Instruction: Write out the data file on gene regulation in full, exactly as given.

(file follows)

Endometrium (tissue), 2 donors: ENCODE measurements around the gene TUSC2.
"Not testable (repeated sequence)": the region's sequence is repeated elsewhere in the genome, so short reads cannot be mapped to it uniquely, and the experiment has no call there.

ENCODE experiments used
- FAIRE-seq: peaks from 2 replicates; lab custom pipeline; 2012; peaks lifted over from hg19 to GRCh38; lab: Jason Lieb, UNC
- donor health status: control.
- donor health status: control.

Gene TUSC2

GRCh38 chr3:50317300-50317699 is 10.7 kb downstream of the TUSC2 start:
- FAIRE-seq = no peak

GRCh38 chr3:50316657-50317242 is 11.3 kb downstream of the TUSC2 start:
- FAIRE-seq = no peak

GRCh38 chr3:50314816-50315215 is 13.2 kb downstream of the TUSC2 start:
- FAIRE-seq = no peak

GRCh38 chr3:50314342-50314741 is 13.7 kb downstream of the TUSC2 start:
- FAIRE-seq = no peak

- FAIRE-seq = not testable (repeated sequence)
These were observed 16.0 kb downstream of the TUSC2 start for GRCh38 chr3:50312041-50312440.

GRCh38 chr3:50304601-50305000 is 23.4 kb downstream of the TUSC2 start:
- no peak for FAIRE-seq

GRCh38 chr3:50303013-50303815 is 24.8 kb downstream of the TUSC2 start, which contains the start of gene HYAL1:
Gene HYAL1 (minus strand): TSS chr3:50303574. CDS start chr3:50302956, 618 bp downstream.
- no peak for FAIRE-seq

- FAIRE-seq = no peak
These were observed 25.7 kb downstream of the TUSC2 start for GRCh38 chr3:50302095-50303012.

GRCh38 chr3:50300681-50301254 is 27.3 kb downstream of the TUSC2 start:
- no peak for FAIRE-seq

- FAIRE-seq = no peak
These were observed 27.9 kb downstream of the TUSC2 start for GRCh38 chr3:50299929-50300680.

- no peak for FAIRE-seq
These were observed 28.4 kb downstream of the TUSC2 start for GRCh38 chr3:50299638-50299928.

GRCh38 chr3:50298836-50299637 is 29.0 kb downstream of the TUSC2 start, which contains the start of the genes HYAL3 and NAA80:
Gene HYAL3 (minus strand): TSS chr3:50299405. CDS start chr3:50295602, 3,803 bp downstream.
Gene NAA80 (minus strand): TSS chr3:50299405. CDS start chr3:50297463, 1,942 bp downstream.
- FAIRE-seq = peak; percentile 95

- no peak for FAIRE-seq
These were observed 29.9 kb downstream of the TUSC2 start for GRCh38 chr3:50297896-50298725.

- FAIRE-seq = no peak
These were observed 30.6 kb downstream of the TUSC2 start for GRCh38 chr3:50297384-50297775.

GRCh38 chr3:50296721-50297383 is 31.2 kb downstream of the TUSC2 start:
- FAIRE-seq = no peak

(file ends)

Endometrium (tissue), 2 donors: ENCODE measurements around the gene TUSC2.
"Not testable (repeated sequence)": the region's sequence is repeated elsewhere in the genome, so short reads cannot be mapped to it uniquely, and the experiment has no call there.

ENCODE experiments used
- FAIRE-seq: peaks from 2 replicates; lab custom pipeline; 2012; peaks lifted over from hg19 to GRCh38; lab: Jason Lieb, UNC
- donor health status: control.
- donor health status: control.

Gene TUSC2

GRCh38 chr3:50317300-50317699 is 10.7 kb downstream of the TUSC2 start:
- FAIRE-seq = no peak

GRCh38 chr3:50316657-50317242 is 11.3 kb downstream of the TUSC2 start:
- FAIRE-seq = no peak

GRCh38 chr3:50314816-50315215 is 13.2 kb downstream of the TUSC2 start:
- FAIRE-seq = no peak

GRCh38 chr3:50314342-50314741 is 13.7 kb downstream of the TUSC2 start:
- FAIRE-seq = no peak

- FAIRE-seq = not testable (repeated sequence)
These were observed 16.0 kb downstream of the TUSC2 start for GRCh38 chr3:50312041-50312440.

GRCh38 chr3:50304601-50305000 is 23.4 kb downstream of the TUSC2 start:
- no peak for FAIRE-seq

GRCh38 chr3:50303013-50303815 is 24.8 kb downstream of the TUSC2 start, which contains the start of gene HYAL1:
Gene HYAL1 (minus strand): TSS chr3:50303574. CDS start chr3:50302956, 618 bp downstream.
- no peak for FAIRE-seq

- FAIRE-seq = no peak
These were observed 25.7 kb downstream of the TUSC2 start for GRCh38 chr3:50302095-50303012.

GRCh38 chr3:50300681-50301254 is 27.3 kb downstream of the TUSC2 start:
- no peak for FAIRE-seq

- FAIRE-seq = no peak
These were observed 27.9 kb downstream of the TUSC2 start for GRCh38 chr3:50299929-50300680.

- no peak for FAIRE-seq
These were observed 28.4 kb downstream of the TUSC2 start for GRCh38 chr3:50299638-50299928.

GRCh38 chr3:50298836-50299637 is 29.0 kb downstream of the TUSC2 start, which contains the start of the genes HYAL3 and NAA80:
Gene HYAL3 (minus strand): TSS chr3:50299405. CDS start chr3:50295602, 3,803 bp downstream.
Gene NAA80 (minus strand): TSS chr3:50299405. CDS start chr3:50297463, 1,942 bp downstream.
- FAIRE-seq = peak; percentile 95

- no peak for FAIRE-seq
These were observed 29.9 kb downstream of the TUSC2 start for GRCh38 chr3:50297896-50298725.

- FAIRE-seq = no peak
These were observed 30.6 kb downstream of the TUSC2 start for GRCh38 chr3:50297384-50297775.

GRCh38 chr3:50296721-50297383 is 31.2 kb downstream of the TUSC2 start:
- FAIRE-seq = no peak